Koyaanisqatsi ★★★★★

To the dead: I speak in your place.

To the living: fear not, for this is but one side of the coin.

The sun has blackened and, at once, the shudder of a decaying Earth fell eerily still; I am soon to be no more than a limp carcass, swept up by the eroding forces of a furious atmosphere. What a beautiful confusion I endured from this realization: humankind has yet again proven—through ambition among other things—to accomplish the elusive. I must ponder, however, if the collective annihilation of man (and only man, for nature advances regardless) was deliberate in scope; could we expect less, given our contentious eccentricities? Was finality not embedded into our hearts since the original sin? Are we not parasites who plagued and raped our singular shelter for means of technological industrialization?

The devastation of our being was never a question of ability rather than it was of awareness, and thus God shall not be blamed. Should we have aspired to coexist among nature in lieu of conquest, perhaps our extinction would have fared less cruel—how fascinating and terrifying sentience can be! To live a life leading the greatest epic beheld (man v. Earth), recurrently embellishing oneself for little return; suffering, possibly. The dystopia we had been bred to fear was never of real concern, for such a reality arrived—long before anticipated—behind our senseless preoccupation. "Innovation," they called it. In due time, all will have withered, all will have burned, and all will have fallen: evolution attested to the greatest act of treachery.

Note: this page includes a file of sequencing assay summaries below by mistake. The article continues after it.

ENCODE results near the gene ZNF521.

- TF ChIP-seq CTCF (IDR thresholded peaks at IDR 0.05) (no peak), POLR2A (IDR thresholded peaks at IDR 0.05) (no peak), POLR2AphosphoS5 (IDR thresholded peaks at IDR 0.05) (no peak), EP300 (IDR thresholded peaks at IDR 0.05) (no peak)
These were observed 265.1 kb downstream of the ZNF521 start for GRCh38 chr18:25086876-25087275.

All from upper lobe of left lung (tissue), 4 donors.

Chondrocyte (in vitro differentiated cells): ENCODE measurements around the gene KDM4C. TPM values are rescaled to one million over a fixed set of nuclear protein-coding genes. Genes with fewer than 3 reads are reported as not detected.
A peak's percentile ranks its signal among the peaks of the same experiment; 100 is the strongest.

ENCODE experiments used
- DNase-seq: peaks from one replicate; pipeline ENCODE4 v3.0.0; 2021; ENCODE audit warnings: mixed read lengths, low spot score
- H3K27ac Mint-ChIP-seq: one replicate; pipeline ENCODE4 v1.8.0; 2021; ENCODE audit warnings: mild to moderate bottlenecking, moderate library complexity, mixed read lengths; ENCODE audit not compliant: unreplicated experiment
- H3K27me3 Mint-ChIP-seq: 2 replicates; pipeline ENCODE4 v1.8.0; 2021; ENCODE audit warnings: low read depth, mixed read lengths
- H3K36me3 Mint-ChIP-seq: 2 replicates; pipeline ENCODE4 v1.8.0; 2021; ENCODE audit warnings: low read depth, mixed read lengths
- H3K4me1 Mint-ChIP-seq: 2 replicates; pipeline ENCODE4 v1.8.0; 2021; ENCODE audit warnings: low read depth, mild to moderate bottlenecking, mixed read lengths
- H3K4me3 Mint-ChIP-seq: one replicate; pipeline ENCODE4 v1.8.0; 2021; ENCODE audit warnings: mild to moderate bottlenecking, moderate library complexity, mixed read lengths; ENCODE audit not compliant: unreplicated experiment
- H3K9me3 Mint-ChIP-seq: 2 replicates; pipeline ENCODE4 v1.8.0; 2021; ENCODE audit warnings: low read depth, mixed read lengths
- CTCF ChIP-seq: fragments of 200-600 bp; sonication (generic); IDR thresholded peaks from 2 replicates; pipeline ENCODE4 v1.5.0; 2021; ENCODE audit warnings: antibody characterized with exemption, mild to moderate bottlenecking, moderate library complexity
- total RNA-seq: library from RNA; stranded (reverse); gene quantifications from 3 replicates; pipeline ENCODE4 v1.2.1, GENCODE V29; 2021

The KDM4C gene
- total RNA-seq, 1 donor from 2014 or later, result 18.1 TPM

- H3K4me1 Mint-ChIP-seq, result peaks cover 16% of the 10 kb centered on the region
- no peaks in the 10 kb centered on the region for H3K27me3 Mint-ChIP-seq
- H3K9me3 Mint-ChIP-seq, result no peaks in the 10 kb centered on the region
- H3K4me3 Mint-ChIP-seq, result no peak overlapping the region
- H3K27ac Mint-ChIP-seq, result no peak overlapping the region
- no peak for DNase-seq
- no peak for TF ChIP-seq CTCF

It's comical, really.

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